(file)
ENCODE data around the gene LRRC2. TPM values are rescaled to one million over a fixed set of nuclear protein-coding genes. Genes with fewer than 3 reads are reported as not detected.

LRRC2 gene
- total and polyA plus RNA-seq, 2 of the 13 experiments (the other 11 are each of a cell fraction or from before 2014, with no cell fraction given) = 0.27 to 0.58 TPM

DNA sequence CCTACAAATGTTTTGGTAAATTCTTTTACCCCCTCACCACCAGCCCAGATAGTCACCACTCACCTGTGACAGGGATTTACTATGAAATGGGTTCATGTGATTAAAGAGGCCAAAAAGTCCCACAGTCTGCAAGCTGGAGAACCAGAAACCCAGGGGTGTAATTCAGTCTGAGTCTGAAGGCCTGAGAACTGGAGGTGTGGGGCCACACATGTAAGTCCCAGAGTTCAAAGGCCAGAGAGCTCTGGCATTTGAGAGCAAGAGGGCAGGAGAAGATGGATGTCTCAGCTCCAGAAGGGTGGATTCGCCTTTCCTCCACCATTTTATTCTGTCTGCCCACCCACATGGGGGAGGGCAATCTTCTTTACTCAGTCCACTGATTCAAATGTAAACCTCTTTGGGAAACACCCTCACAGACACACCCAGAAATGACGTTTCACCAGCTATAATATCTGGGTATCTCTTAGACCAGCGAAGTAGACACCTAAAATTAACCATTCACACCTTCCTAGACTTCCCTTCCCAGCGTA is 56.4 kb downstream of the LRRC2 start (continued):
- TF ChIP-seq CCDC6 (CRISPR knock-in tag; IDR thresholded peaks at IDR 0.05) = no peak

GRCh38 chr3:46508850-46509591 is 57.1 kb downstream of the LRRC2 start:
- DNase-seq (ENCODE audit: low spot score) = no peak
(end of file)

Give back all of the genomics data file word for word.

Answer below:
ENCODE data around the gene LRRC2. TPM values are rescaled to one million over a fixed set of nuclear protein-coding genes. Genes with fewer than 3 reads are reported as not detected.

LRRC2 gene
- total and polyA plus RNA-seq, 2 of the 13 experiments (the other 11 are each of a cell fraction or from before 2014, with no cell fraction given) = 0.27 to 0.58 TPM

DNA sequence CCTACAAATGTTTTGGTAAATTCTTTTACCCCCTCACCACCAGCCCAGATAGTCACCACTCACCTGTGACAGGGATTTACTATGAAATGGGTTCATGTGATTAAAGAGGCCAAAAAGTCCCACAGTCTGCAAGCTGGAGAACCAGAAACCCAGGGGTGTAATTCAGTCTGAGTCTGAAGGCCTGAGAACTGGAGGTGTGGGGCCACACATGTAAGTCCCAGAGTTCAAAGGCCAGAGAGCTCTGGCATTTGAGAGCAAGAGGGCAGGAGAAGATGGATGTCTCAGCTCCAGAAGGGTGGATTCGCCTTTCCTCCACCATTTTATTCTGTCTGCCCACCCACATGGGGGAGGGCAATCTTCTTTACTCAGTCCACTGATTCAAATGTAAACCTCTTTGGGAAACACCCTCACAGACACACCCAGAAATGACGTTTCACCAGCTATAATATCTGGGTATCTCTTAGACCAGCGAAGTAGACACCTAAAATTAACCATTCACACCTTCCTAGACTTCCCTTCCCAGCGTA is 56.4 kb downstream of the LRRC2 start (continued):
- TF ChIP-seq CCDC6 (CRISPR knock-in tag; IDR thresholded peaks at IDR 0.05) = no peak

GRCh38 chr3:46508850-46509591 is 57.1 kb downstream of the LRRC2 start:
- DNase-seq (ENCODE audit: low spot score) = no peak